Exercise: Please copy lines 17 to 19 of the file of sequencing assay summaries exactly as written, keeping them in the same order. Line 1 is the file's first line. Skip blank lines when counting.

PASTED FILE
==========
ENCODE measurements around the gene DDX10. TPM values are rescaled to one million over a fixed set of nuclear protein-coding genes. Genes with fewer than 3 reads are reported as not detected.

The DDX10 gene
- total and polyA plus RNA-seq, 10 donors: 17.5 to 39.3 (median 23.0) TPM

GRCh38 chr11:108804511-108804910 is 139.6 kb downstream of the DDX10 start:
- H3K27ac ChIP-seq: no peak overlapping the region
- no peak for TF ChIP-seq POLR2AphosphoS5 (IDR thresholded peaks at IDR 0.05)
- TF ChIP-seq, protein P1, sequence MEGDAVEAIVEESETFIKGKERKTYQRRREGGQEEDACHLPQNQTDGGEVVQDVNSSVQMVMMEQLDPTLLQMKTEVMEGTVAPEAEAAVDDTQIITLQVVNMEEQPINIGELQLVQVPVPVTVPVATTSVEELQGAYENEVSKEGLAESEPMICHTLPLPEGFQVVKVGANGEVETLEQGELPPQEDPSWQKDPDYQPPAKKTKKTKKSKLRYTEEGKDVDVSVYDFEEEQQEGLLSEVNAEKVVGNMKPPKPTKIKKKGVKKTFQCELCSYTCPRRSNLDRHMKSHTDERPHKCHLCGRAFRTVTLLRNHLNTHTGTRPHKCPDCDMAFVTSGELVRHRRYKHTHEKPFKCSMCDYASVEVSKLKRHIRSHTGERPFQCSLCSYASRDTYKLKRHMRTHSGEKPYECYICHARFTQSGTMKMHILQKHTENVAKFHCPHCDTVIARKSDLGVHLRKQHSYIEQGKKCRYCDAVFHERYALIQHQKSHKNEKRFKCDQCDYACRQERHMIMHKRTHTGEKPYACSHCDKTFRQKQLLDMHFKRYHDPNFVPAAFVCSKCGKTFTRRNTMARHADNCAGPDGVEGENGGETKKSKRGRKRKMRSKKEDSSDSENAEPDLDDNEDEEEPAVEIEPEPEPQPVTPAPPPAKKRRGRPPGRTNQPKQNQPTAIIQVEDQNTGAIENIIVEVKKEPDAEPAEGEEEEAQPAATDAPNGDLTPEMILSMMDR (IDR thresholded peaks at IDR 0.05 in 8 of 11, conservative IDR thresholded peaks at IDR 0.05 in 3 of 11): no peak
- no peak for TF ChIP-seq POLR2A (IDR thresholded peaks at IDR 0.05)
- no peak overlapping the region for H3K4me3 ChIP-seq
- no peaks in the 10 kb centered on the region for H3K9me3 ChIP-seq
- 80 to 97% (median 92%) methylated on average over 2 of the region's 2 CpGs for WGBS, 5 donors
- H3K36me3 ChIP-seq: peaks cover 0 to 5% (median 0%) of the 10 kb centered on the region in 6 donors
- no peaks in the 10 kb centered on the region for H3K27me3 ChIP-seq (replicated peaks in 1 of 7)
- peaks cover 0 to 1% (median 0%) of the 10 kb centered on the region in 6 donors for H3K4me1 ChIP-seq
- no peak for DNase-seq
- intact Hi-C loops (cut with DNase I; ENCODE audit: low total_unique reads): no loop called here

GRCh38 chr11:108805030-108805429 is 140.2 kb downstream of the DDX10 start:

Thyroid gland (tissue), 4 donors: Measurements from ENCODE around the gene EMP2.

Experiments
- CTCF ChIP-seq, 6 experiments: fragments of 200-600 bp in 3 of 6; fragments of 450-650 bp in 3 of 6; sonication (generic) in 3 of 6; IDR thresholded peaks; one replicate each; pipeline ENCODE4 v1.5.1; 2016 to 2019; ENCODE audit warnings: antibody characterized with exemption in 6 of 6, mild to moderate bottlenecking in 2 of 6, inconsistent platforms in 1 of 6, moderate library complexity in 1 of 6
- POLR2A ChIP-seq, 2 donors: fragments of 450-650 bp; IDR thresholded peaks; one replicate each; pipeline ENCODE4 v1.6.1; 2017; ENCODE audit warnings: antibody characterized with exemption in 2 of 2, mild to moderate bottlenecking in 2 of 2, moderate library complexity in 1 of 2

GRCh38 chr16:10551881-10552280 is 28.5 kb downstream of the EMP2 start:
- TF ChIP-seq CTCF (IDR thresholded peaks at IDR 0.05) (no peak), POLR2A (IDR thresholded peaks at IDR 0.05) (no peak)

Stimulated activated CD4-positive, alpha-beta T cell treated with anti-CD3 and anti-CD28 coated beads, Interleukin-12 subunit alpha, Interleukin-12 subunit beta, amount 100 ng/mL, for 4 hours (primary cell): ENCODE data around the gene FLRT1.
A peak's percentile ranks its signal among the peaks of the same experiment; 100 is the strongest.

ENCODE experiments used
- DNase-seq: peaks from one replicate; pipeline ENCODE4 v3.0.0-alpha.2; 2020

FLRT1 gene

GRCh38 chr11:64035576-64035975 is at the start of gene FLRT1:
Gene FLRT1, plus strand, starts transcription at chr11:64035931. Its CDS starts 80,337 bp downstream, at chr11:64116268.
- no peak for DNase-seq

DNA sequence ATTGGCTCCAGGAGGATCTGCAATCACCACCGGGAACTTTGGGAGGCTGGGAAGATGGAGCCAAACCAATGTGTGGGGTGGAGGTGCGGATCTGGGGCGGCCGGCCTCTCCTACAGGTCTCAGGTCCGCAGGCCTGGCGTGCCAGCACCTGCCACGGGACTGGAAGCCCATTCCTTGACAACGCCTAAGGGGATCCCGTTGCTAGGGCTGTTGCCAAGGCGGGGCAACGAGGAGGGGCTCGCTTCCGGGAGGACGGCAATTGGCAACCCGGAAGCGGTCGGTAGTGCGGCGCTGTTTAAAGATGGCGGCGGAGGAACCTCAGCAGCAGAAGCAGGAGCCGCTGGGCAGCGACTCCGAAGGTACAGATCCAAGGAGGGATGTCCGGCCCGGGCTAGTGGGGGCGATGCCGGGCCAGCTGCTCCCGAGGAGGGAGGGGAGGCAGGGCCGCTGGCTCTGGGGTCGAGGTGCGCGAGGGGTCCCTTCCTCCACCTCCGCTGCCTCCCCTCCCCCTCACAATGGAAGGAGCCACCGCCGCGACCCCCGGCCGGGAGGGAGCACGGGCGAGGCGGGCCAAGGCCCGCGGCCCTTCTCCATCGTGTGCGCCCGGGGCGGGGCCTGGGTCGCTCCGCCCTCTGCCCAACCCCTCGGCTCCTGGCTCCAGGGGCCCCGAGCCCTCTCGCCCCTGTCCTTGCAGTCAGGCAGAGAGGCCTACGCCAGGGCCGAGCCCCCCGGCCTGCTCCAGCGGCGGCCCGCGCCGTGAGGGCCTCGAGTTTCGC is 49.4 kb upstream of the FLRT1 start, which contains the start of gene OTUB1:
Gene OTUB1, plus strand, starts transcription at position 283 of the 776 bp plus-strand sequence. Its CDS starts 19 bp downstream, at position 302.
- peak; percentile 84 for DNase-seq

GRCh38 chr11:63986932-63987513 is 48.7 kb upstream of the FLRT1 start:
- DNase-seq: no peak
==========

GRCh38 chr11:108805030-108805429 is 140.2 kb downstream of the DDX10 start:

Thyroid gland (tissue), 4 donors: Measurements from ENCODE around the gene EMP2.

Experiments